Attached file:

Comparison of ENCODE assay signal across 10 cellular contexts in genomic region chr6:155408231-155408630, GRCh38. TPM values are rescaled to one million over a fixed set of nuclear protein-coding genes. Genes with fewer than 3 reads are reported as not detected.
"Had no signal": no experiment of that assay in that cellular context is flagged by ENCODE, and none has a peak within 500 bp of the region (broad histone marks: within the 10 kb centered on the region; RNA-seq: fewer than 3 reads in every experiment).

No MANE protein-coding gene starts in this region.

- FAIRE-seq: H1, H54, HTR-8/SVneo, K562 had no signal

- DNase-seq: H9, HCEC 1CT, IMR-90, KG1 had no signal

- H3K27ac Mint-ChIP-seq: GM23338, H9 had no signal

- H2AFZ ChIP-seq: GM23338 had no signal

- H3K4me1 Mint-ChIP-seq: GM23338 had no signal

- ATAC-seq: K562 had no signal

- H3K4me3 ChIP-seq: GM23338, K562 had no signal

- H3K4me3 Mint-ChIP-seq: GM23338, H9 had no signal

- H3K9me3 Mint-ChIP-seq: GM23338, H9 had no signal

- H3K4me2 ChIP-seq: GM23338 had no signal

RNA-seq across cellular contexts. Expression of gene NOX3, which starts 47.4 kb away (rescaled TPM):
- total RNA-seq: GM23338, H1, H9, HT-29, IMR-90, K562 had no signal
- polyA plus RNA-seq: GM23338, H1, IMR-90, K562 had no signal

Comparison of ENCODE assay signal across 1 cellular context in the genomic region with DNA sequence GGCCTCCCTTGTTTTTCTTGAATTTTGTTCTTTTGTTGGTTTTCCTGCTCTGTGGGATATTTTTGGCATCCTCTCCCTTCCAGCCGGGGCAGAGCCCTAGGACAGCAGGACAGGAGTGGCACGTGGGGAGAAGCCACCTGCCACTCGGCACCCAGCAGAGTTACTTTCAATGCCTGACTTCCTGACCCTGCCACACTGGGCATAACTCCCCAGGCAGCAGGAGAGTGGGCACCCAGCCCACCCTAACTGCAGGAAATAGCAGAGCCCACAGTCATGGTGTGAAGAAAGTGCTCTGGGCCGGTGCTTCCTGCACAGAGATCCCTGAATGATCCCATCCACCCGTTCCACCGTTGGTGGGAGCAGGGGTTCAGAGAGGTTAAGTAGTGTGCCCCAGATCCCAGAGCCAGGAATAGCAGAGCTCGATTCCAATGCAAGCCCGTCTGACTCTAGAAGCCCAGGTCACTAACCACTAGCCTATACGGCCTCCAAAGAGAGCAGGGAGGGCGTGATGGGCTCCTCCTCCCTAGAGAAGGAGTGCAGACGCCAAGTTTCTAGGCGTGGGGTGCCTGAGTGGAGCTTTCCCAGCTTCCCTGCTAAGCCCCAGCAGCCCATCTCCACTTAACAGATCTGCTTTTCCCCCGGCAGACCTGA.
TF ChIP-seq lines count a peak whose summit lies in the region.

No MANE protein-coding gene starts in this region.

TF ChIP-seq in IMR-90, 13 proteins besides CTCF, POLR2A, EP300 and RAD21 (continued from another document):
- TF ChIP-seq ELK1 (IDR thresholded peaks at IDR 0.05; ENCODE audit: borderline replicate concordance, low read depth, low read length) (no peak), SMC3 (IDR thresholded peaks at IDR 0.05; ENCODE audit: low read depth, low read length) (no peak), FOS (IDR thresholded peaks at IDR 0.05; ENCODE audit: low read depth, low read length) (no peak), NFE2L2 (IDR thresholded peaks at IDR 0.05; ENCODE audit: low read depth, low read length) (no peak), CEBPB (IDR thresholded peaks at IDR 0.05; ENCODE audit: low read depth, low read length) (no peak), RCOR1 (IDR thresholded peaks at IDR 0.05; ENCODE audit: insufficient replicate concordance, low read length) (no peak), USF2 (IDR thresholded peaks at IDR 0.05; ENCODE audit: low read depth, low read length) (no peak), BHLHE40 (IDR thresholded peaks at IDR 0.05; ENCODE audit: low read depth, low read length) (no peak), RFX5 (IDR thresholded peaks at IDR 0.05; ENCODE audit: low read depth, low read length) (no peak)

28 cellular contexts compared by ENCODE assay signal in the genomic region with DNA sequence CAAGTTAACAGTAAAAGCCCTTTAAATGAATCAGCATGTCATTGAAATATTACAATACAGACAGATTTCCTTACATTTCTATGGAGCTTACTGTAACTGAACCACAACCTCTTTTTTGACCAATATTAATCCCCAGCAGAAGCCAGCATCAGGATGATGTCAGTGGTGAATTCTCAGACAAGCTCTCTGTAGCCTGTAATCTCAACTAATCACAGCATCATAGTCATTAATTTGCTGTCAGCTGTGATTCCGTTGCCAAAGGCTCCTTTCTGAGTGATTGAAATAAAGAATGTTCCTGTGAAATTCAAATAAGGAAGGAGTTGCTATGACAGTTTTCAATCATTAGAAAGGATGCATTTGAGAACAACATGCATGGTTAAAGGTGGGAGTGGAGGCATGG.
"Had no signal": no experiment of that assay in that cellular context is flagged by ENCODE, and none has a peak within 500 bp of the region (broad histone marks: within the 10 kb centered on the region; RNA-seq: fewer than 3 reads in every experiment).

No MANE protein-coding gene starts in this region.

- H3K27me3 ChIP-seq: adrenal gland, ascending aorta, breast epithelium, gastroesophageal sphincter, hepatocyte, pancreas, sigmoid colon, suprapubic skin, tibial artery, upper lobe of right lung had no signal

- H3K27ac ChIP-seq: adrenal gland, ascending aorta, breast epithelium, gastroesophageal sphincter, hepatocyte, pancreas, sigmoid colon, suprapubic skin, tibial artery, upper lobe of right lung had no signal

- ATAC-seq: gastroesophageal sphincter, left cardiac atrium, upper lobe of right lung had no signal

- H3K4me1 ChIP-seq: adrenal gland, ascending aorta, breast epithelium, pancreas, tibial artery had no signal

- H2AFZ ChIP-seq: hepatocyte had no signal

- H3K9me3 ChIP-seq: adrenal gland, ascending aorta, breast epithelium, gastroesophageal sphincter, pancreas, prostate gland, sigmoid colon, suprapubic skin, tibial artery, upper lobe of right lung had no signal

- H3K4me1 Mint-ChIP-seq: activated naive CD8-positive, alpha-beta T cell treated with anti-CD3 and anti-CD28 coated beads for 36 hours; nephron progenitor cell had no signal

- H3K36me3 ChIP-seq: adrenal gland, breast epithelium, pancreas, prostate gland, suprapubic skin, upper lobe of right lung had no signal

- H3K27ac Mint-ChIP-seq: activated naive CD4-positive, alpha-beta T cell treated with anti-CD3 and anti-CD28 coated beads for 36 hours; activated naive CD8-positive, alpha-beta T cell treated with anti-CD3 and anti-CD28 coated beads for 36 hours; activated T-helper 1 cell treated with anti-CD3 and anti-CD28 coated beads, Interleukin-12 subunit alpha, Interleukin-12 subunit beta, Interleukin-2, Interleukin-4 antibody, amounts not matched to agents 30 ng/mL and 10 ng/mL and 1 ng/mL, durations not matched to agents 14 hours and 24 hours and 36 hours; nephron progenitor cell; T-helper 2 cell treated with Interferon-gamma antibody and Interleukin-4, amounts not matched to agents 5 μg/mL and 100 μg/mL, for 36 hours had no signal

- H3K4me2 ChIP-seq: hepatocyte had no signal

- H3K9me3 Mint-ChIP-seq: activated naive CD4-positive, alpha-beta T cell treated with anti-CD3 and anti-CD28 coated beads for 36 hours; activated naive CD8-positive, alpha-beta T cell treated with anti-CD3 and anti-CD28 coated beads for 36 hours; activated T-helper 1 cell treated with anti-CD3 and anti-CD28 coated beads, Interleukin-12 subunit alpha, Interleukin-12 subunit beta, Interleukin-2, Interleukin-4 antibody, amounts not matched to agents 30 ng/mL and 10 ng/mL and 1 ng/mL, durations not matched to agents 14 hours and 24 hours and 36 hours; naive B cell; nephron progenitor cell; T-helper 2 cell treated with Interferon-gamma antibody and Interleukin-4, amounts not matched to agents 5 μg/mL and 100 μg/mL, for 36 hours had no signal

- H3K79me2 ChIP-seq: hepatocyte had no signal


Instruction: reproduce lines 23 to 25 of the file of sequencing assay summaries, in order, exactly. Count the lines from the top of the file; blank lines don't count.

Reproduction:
"Had no signal": no experiment of that assay in that cellular context is flagged by ENCODE, and none has a peak within 500 bp of the region (broad histone marks: within the 10 kb centered on the region; RNA-seq: fewer than 3 reads in every experiment).

No MANE protein-coding gene starts in this region.

- H3K27me3 ChIP-seq: adrenal gland, ascending aorta, breast epithelium, gastroesophageal sphincter, hepatocyte, pancreas, sigmoid colon, suprapubic skin, tibial artery, upper lobe of right lung had no signal